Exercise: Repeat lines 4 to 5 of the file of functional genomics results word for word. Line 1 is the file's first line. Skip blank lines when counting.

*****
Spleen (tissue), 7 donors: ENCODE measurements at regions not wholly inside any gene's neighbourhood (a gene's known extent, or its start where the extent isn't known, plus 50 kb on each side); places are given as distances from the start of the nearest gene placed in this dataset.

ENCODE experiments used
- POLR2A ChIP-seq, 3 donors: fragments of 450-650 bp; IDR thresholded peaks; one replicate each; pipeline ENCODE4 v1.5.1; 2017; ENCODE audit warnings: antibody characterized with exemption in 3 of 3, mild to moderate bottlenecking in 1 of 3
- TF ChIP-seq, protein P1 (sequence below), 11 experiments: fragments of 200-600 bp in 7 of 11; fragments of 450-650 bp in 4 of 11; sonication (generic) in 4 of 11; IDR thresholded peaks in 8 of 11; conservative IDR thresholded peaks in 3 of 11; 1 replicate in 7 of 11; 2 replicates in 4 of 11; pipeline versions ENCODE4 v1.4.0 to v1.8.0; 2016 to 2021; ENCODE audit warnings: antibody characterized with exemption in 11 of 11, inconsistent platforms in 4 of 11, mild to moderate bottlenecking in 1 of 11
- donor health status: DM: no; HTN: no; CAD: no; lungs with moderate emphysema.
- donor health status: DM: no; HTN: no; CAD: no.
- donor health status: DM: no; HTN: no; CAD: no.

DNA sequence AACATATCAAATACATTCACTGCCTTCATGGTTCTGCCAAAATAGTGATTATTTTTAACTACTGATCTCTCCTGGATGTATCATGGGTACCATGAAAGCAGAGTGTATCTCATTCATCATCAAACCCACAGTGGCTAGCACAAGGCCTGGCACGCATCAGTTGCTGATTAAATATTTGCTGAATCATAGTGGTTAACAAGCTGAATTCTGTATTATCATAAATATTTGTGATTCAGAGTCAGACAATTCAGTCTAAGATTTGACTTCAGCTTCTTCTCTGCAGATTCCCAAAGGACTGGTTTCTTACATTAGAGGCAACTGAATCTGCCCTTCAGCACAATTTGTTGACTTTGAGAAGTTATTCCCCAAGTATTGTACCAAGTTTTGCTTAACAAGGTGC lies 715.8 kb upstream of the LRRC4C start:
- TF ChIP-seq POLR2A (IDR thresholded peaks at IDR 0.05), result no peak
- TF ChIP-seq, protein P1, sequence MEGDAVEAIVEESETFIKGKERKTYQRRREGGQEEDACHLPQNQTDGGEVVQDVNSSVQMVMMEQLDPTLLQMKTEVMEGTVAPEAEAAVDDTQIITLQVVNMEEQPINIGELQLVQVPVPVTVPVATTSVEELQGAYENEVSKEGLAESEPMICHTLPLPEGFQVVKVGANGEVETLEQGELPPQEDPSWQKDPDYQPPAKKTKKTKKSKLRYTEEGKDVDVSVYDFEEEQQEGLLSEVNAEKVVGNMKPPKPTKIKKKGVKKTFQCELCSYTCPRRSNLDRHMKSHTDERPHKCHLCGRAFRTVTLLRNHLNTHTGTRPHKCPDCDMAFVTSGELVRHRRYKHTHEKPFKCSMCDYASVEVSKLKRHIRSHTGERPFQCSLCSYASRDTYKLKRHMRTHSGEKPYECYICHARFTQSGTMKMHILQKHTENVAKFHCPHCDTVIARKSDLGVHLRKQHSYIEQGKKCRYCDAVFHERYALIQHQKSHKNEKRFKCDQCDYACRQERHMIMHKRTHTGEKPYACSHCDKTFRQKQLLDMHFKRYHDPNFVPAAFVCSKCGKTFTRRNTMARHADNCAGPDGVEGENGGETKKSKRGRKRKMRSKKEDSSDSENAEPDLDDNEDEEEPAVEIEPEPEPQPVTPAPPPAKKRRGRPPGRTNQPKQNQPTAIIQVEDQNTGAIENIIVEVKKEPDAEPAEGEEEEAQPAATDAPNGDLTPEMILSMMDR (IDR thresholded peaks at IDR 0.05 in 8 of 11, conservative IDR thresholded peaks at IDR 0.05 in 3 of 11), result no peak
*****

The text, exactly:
- TF ChIP-seq, protein P1 (sequence below), 11 experiments: fragments of 200-600 bp in 7 of 11; fragments of 450-650 bp in 4 of 11; sonication (generic) in 4 of 11; IDR thresholded peaks in 8 of 11; conservative IDR thresholded peaks in 3 of 11; 1 replicate in 7 of 11; 2 replicates in 4 of 11; pipeline versions ENCODE4 v1.4.0 to v1.8.0; 2016 to 2021; ENCODE audit warnings: antibody characterized with exemption in 11 of 11, inconsistent platforms in 4 of 11, mild to moderate bottlenecking in 1 of 11
- donor health status: DM: no; HTN: no; CAD: no; lungs with moderate emphysema.